Orioles concerned by shortstop J.J. Hardy's right wrist, which was hit by a pitch

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The early prognosis on Orioles shortstop J.J. Hardy's right wrist injury suffered in Sunday's 8-5 win over the St. Louis Cardinals was not promising, according to manager Buck Showalter.

Hardy left the game before the top of the sixth inning with what the team described as a right wrist contusion after being hit by a pitch in the fourth inning. After the game, Showalter said that X-rays performed after Hardy was removed weren't encouraging.


"Not good, not good," Showalter said. "We took an X-ray here, saw something that concerned us. I know he's got a scan in the morning and we'll have a little more definitive idea there."

Given the results of Sunday's early tests, the Orioles are prepared to learn that Hardy suffered a fractured bone in his wrist, which would force Hardy — the leader of the team's infield on defense — to be sidelined for a significant amount of time.


Showalter said Hardy was hit on the bottom side of his wrist as he attempted to bail on a 93-mph fastball from Lance Lynn. Three Orioles were hit by pitches in Saturday's 15-7 win over St. Louis without incident or injury.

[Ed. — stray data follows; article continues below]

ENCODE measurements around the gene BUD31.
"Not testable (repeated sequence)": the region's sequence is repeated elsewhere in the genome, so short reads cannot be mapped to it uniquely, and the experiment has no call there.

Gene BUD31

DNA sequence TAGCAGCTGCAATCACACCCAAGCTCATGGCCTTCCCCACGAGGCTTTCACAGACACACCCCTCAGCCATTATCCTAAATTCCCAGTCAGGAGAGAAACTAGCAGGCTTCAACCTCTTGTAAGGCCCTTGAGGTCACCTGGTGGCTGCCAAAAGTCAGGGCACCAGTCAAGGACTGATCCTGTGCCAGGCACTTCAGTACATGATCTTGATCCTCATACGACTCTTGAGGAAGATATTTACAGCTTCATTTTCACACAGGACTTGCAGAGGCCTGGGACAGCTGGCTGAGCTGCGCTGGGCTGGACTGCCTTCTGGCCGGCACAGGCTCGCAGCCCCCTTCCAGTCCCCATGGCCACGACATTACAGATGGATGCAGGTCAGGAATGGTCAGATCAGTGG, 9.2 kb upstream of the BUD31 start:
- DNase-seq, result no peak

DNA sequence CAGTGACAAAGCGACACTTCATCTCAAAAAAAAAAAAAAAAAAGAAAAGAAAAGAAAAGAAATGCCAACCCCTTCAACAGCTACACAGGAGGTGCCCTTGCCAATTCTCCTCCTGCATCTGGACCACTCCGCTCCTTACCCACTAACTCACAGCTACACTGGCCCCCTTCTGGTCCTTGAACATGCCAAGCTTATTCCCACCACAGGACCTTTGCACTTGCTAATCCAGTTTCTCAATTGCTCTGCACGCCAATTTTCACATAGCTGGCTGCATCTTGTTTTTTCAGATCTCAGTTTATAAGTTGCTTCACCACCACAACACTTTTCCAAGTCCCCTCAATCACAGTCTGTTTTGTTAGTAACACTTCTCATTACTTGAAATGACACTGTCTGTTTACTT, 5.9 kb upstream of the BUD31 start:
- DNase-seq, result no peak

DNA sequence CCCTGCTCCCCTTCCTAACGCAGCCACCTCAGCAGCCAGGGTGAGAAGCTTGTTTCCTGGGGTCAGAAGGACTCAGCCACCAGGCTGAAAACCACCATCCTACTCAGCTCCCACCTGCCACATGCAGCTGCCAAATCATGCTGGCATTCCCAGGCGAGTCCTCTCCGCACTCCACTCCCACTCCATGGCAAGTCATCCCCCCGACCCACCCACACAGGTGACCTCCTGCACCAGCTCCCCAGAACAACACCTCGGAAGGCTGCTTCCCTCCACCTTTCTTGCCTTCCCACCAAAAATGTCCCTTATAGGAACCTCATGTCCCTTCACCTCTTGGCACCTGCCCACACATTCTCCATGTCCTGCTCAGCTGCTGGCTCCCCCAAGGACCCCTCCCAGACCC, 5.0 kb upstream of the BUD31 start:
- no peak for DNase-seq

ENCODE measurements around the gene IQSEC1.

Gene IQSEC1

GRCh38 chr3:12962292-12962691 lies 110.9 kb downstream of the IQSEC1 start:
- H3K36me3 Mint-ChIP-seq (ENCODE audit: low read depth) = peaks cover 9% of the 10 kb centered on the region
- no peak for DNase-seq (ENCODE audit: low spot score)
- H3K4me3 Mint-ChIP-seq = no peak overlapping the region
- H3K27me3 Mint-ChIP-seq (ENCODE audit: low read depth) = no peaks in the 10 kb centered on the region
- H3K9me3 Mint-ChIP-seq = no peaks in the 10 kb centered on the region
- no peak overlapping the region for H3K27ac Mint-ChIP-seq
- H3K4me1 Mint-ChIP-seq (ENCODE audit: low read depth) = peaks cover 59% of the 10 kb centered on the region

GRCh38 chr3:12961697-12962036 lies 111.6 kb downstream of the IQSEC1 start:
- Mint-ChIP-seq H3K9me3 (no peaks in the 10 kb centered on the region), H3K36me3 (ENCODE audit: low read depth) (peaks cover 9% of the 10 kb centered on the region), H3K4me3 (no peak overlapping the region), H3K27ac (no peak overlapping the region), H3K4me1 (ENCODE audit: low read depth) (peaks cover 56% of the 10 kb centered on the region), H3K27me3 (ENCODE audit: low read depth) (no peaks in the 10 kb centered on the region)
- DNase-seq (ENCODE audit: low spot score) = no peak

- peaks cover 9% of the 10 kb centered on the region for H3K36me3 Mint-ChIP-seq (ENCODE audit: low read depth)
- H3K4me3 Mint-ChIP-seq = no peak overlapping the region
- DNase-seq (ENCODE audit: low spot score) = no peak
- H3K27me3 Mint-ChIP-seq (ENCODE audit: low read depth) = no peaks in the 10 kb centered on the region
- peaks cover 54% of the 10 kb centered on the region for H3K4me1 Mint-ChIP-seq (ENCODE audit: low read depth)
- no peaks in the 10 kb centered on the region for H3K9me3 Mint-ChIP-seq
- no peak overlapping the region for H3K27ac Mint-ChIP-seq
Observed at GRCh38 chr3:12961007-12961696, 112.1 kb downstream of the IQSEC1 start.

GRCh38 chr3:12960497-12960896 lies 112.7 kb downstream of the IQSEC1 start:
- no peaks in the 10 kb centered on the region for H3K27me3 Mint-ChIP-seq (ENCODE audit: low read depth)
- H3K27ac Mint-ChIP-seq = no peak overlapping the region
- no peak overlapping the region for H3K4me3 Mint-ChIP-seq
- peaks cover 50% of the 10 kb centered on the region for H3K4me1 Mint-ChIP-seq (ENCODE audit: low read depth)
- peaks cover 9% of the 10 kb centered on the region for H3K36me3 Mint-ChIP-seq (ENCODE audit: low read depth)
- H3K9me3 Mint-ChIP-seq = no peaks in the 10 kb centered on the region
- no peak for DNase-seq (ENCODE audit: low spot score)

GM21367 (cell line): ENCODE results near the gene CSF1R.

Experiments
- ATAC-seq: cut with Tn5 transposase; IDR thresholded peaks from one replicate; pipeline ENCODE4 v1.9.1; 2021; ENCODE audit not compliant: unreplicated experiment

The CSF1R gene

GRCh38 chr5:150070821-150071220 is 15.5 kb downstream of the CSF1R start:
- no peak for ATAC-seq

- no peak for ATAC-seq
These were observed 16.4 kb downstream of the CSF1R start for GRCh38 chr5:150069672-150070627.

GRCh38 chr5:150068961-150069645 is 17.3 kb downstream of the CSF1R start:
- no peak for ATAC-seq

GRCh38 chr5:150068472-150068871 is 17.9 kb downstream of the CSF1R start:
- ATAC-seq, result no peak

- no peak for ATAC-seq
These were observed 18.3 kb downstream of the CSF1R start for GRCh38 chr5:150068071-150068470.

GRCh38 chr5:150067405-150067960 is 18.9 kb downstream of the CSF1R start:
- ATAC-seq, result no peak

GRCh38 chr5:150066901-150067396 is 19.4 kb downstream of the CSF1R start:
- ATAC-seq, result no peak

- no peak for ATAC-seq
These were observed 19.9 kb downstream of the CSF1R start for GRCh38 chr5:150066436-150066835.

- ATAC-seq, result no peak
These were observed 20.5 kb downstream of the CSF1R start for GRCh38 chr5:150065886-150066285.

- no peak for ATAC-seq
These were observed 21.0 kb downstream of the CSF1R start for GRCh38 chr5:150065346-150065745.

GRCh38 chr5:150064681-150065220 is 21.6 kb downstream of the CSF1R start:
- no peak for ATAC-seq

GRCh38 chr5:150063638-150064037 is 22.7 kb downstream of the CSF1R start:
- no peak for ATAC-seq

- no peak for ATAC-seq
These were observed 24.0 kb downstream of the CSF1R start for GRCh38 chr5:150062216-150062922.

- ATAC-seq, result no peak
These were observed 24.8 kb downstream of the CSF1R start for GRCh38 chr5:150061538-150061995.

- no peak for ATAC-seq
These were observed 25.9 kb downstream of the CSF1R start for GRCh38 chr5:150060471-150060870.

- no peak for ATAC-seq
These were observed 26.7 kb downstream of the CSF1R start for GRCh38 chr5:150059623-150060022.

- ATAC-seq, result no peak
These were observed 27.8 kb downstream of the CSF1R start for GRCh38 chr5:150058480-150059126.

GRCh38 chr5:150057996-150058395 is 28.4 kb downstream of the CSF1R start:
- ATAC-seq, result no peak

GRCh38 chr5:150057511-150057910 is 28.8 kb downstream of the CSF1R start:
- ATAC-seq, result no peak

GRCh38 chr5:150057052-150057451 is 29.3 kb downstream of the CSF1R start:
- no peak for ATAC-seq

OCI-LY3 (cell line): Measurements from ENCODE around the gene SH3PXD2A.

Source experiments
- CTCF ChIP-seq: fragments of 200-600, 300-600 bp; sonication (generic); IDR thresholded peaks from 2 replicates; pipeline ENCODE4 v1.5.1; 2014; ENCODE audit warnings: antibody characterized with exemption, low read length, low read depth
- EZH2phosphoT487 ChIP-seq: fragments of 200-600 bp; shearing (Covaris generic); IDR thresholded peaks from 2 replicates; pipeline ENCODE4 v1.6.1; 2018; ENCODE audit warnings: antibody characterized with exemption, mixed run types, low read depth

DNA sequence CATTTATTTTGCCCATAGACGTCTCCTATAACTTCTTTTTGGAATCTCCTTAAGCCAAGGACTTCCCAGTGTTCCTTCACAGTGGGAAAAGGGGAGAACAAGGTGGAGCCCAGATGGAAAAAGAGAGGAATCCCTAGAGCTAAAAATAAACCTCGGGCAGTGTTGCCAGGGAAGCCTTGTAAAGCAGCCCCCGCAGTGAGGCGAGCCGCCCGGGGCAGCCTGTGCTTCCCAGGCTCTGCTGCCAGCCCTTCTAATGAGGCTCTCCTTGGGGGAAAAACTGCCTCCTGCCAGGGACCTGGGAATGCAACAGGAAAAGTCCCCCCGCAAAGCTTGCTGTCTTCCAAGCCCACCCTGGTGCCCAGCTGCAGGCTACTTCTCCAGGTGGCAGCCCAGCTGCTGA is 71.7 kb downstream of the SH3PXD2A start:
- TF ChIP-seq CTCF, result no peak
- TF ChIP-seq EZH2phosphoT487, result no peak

"What did we have, four hit by pitches in the series? And none of them intentional," Showalter said. "But it doesn't make you any happier."

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Hardy initially remained in the game. He played defense in the top of the fifth inning, but was removed from the game before the top of the sixth, replaced by Rubén Tejada.

Hardy has played in 64 of the Orioles' 68 games this season, and though he has struggled offensively, hitting .211/.248/.308 entering Sunday's game, he was 7-for-24 over his past seven games.

Hardy, 34, has a deep injury history but over recent years he has learned to play through back and shoulder injuries. It is the freak injuries that have cost him the most time, like last season when he fouled a ball off his left foot and missed nearly seven week with a fractured bone in the foot.

This year is a critical one for Hardy as the team decides whether to exercise his $14 million option for 2018 that is part of the three-year, $40 million extension he signed during the 2014 postseason.

Tejada was acquired from the New York Yankees in a trade June 6 and has served as the utility infielder since. With utility man Ryan Flaherty on the disabled list with a right shoulder strain, Tejada is the Orioles' only other shortstop option, barring shifting Manny Machado from third base.

The Orioles do have other utility options in the minors and could add infielders Paul Janish or Luis Sardiñas, but either player would also have to be added to the team's 40-man organizational roster as well. Veteran infielder Robert Andino would have been another option, but he is serving a 50-game suspension for a failed drug test.